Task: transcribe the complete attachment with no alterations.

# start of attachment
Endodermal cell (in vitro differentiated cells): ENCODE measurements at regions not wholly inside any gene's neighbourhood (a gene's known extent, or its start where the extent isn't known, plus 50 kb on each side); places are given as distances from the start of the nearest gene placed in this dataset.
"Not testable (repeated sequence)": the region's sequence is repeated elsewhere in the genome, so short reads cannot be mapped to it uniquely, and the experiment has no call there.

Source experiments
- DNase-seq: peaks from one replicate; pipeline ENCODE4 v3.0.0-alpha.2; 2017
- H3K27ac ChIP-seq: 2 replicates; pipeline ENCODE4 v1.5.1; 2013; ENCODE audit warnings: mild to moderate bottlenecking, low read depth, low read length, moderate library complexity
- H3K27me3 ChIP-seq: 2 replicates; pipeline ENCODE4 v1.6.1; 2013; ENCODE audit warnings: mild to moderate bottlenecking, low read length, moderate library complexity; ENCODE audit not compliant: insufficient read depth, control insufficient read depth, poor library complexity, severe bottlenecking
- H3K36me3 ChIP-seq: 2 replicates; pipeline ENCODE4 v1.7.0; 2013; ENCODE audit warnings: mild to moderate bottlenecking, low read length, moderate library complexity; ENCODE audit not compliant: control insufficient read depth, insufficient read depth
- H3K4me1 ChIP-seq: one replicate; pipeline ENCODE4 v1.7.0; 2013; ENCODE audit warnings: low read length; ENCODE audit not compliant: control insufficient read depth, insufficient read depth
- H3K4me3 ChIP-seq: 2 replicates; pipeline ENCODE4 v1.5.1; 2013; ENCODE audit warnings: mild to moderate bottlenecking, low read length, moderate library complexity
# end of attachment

Endodermal cell (in vitro differentiated cells): ENCODE measurements at regions not wholly inside any gene's neighbourhood (a gene's known extent, or its start where the extent isn't known, plus 50 kb on each side); places are given as distances from the start of the nearest gene placed in this dataset.
"Not testable (repeated sequence)": the region's sequence is repeated elsewhere in the genome, so short reads cannot be mapped to it uniquely, and the experiment has no call there.

Source experiments
- DNase-seq: peaks from one replicate; pipeline ENCODE4 v3.0.0-alpha.2; 2017
- H3K27ac ChIP-seq: 2 replicates; pipeline ENCODE4 v1.5.1; 2013; ENCODE audit warnings: mild to moderate bottlenecking, low read depth, low read length, moderate library complexity
- H3K27me3 ChIP-seq: 2 replicates; pipeline ENCODE4 v1.6.1; 2013; ENCODE audit warnings: mild to moderate bottlenecking, low read length, moderate library complexity; ENCODE audit not compliant: insufficient read depth, control insufficient read depth, poor library complexity, severe bottlenecking
- H3K36me3 ChIP-seq: 2 replicates; pipeline ENCODE4 v1.7.0; 2013; ENCODE audit warnings: mild to moderate bottlenecking, low read length, moderate library complexity; ENCODE audit not compliant: control insufficient read depth, insufficient read depth
- H3K4me1 ChIP-seq: one replicate; pipeline ENCODE4 v1.7.0; 2013; ENCODE audit warnings: low read length; ENCODE audit not compliant: control insufficient read depth, insufficient read depth
- H3K4me3 ChIP-seq: 2 replicates; pipeline ENCODE4 v1.5.1; 2013; ENCODE audit warnings: mild to moderate bottlenecking, low read length, moderate library complexity